Wow, that took far longer than it should have, didn’t it?
To catch everyone up, Florida voters amended their constitution last August to exempt businesses that install solar from paying increased property taxes as a result. The measure passed overwhelmingly, with 73% in favor and only 27% opposed.
Simple, right? The voters want it, so the legislature is now required by law to implement it, right?
Well, yesterday – 10 months after the voters spoke loudly and clearly – the Florida House of Representatives finally approved Senate Bill 90, unanimously, following its approval by the Senate on May 1. But even with the overwhelming support in both houses of the legislature, the process isn’t quite done yet.
The Senate needs to have one more vote, which could come as early as today, to pass a reconciled bill. Unfortunately, a quick look at the bills that will be considered by the Senate today does not list SB 90 as one.
If it passes the Senate again (as it is expected to do), then Gov. Rick Scott can either sign the legislation into law or veto it. If the legislature stays in session, Scott has seven days to take action. If the legislature adjourns before it reaches Scott’s desk, he has 15 days to take action.
Residential solar installations have long had the property-tax exemption, so extending the benefits to businesses seemed like a no brainer – and clearly the voters agreed. Instead of being implemented immediately, however, the legislature had to pass a law to extend the exemption, and the cat herding process of getting the votes for the legislation took longer than it takes a baby to be born.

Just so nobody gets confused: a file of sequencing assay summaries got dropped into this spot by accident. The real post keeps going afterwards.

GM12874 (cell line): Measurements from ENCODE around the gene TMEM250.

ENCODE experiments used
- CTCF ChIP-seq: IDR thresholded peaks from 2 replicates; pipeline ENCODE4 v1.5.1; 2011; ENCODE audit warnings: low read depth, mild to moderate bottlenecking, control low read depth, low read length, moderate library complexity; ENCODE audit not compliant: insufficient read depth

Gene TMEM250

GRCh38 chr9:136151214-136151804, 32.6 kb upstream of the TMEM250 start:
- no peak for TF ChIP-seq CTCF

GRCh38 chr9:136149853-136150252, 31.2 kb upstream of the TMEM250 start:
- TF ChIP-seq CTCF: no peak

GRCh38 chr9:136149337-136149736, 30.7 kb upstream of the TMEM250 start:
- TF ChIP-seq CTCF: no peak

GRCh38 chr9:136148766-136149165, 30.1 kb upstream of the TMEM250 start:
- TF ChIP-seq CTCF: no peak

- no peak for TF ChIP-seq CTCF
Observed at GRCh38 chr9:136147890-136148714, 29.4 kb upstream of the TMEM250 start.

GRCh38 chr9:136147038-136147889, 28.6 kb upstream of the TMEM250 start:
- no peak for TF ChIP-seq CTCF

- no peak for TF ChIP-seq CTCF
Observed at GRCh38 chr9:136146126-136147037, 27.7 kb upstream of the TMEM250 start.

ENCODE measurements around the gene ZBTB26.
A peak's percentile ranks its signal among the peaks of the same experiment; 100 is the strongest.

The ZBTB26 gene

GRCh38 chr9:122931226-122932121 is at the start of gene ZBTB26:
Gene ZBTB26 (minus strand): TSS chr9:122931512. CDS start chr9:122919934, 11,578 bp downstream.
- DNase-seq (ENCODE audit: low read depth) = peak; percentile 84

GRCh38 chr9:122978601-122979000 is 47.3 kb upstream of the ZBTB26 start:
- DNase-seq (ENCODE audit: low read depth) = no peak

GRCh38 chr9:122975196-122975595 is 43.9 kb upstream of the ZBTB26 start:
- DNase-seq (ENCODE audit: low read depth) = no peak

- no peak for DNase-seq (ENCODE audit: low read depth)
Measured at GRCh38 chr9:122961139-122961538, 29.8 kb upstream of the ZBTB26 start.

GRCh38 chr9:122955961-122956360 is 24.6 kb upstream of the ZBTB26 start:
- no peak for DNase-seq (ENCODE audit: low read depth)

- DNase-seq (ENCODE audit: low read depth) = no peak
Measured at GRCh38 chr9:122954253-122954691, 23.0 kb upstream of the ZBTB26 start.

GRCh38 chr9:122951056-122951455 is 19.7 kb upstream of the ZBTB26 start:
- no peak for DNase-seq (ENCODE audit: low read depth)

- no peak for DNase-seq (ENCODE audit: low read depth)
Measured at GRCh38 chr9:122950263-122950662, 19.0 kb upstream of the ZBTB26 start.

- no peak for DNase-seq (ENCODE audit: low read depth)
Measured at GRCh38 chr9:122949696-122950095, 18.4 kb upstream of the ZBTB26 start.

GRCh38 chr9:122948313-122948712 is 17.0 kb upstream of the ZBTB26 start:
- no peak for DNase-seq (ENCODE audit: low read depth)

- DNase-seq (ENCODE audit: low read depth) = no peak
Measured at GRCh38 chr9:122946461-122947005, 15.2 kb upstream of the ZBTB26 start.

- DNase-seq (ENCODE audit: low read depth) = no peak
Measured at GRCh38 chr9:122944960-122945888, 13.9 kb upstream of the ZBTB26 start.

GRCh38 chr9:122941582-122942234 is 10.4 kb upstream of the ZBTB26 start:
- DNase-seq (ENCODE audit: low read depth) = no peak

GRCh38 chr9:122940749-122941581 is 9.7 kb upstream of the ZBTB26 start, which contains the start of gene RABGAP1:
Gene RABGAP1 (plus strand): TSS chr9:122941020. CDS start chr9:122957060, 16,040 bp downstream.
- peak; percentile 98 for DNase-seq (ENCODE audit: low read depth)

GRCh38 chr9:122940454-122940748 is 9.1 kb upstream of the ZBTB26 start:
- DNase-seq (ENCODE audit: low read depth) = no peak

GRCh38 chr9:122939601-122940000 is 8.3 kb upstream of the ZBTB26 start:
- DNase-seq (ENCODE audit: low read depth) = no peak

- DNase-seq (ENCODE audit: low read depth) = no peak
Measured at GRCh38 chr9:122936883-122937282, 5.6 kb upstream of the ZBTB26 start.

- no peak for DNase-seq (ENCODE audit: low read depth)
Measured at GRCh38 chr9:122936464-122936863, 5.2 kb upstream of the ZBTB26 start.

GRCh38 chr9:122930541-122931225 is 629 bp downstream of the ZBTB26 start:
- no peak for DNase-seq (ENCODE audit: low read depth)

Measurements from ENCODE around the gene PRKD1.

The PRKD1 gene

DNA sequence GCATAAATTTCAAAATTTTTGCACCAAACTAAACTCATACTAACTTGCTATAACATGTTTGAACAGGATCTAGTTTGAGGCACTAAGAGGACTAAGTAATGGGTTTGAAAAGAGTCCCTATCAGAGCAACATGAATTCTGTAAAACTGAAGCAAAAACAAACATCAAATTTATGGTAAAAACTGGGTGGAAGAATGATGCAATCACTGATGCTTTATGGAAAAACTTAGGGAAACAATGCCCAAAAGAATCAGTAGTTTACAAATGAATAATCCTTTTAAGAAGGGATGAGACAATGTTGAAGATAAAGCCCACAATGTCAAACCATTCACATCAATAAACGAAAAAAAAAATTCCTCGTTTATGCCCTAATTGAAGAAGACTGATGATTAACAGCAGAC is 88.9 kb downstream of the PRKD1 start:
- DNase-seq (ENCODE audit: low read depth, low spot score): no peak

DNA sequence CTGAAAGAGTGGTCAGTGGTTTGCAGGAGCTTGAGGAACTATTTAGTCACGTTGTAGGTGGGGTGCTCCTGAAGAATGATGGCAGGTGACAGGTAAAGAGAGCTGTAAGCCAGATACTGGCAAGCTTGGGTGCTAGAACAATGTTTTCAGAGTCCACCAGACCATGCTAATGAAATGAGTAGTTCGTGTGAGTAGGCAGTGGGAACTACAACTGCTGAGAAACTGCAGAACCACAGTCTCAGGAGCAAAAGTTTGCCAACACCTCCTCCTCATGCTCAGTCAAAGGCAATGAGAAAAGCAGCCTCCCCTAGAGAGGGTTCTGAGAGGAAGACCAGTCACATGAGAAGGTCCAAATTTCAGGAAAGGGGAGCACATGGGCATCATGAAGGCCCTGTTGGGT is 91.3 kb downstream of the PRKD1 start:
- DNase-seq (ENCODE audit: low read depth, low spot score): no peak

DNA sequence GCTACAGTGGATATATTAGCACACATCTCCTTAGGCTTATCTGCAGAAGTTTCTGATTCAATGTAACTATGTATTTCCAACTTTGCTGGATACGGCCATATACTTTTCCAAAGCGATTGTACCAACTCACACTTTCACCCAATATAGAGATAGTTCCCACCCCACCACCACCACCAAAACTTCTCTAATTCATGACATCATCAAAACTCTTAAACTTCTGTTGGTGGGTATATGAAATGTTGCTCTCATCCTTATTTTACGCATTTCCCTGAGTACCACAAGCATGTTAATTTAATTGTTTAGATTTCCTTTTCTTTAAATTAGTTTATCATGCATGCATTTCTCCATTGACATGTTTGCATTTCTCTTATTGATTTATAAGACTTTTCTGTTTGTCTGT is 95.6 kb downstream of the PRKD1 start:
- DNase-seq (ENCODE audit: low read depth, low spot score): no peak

Nevertheless, despite the fact that the legislation is not perfect, solar advocates enthusiastically praised the House for its actions yesterday.
“We applaud Florida lawmakers for implementing this important constitutional amendment in the closing days of the legislative session,” said Stephen Smith, executive director of the Southern Alliance for Clean Energy and board member of Floridians for Solar Choice. “The importance of moving this forward cannot be overstated: with lower taxes for homeowners and businesses, solar energy development will increase allowing Floridians to lock in energy savings, create jobs, spur economic development and bring much-needed diversity to the state’s energy mix.”
According to The Solar Foundation’s 2016 National Solar Jobs Census, Florida currently supports 8,260 jobs, including 3,933 jobs in installation. The state has also added 1,700 jobs since 2015.
“The voices of Florida voters have been heard,” said Pamela Goodman, President of the League of Women Voters of Florida. “With the implementation of Amendment 4, approved by 73% of voters last August, voters have helped to shape our energy policy in a way that the Sunshine State can be proud of.”